India v England: Talking points as Cook fronts new era in sub-continent
England are aiming for a first Test series win in India since 1984 with a new captain and Kevin Pietersen back in the fold
Cook’s new partner
The retirement of Andrew Strauss leaves a vacant opener’s spot in England’s batting line-up. Despite uncapped duo Joe Root and Nick Compton both vying to succeed the former captain, some have suggested the promotion of Jonathan Trott from number three would be the obvious answer. Trott’s ice-cool temperament throughout his 34-Test career, especially during last winter’s tour to Sri Lanka, makes him an ideal candidate to move up to partner Cook. The South African is one of the few batsmen who can claim to have come anywhere near to mastering the spin-friendly conditions of Asia – based on the evidence of his near match-saving innings of 112 in Galle in March. But Trott has admitted a reluctance to leave his favoured number three slot, where he has batted 48 times for his country. Compton, at 29, is a player who has experienced the highs and low at county level. The Somerset opener, like Trott, is someone who has been recognised by England late in his career thanks to a marvellous summer that saw him score 1494 runs at an average 99.25. However, Compton has been prone to suffer from crippling self-doubt in the past – being the grandson of the legendary Denis Compton has put a unique pressure on the former Middlesex man through his career. But as the exciting right-handed batsmen approaches 30, it is clear to see that he is turning a corner and is ready to partner Cook in the first Test at Ahmedabad on 15 November.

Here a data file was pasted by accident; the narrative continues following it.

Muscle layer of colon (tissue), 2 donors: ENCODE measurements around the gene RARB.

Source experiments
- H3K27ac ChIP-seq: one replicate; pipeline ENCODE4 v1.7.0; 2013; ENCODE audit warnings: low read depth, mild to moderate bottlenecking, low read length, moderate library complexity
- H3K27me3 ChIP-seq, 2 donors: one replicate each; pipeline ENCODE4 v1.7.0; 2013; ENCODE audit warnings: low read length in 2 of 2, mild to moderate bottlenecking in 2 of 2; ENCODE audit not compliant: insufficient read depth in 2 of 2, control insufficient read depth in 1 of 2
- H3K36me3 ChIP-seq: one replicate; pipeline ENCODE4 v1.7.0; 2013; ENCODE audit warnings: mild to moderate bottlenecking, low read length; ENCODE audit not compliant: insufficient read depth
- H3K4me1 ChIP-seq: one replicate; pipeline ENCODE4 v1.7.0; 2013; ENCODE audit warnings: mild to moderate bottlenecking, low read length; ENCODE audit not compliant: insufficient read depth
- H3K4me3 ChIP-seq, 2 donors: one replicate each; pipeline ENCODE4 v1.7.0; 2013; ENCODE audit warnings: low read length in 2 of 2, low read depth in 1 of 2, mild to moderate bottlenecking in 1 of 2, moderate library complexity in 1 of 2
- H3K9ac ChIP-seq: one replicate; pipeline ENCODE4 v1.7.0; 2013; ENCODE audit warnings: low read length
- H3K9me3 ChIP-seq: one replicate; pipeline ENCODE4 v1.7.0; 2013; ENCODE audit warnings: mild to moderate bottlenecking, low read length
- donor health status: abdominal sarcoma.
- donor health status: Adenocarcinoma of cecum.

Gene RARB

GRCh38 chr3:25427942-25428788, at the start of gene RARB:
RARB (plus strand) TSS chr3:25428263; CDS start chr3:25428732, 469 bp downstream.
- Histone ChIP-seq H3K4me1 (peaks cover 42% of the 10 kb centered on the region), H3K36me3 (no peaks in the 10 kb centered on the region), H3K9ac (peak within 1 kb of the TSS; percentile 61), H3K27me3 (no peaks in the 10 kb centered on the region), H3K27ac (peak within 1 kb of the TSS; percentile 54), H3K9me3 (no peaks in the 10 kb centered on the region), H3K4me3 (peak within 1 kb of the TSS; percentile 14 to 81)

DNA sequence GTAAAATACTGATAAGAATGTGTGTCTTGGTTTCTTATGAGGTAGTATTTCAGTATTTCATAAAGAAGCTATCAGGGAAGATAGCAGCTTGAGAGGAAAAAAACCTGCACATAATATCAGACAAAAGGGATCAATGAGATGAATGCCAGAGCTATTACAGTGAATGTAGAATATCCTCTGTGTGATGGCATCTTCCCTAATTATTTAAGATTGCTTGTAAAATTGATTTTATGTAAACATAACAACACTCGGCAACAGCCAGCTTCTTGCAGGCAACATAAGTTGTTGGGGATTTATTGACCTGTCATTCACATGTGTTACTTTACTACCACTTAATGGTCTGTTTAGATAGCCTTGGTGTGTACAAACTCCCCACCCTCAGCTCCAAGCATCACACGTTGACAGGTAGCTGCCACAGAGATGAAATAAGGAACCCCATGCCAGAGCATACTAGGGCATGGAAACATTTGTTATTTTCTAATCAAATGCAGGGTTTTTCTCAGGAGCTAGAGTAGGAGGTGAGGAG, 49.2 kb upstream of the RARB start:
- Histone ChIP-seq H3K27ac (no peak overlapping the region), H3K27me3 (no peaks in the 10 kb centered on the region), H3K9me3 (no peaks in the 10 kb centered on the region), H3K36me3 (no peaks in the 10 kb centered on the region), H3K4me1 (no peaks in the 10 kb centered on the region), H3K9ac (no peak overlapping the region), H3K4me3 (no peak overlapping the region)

Can England handle India’s spin?
Last winter’s tours to face Pakistan in the UAE and then Sri Lanka posed familiar problems for England in the name of spin. Pakistan’s Saeed Ajmal and Abdur Rehman left England’s pre-series hopes of finally banishing their spin demons for good in tatters. There is no doubt the return of Kevin Pietersen will bolster England’s batting unit against India’s spin attack, which includes the mystery of Ravichandran Ashwin. However, England’s success on tour will depend almost entirely on how they collectively play Ashwin and the left-arm spin of Pragyan Ojha. England’s bowling quartet of James Anderson, Steven Finn, Stuart Broad and Graeme Swann have shown repeatedly its ability to collect 20 wickets on any surface. So it will be the turn of the batsmen once again to try and show the necessary aptitude on sub-continent pitches to carry England home.
Cook fronts new era
The promotion of heir-apparent Cook to Test captain marks the start of a new era for England. Cook has long been identified as a future skipper by the ECB since making his debut in India six years ago. The Essex batsmen scored 60 and 104 against the dynamic spin-duo of Anil Kumble and Harbhajan Singh that day and will hope by leading from the front this time could put England on course for a memorable victory. It is clear that the make-up of the side will not change too much but it will be intriguing to see whether one or two fresh ideas from the new skipper will boost England’s chances.
Tendulkar’s waning powers will be scrutinised
The 39-year-old batting legend has already declared he will judge when to retire on a series by series basis. This year the “Little Master” became the first batsmen to score a hundred international centuries, so it is difficult to say when he will finally decide to call time on a glittering career. But having been bowled three times in his last Test series against New Zealand, murmurs are growing louder about whether Tendulkar’s reactions are diminishing. If Tendulkar does intend to finally close the door on career that started in 1989 as a 16-year-old, then that will only add to the drama of an India-England series for cricket fans across the world.◀ The Sport Review homepageNext story ►
- Talking points as Anderson stars on day three
- Talking points as Buttler impresses on day two
- Buttler replaces Prior for third Test
- England v India: Tickets available
- Cook 'desperate' to end poor form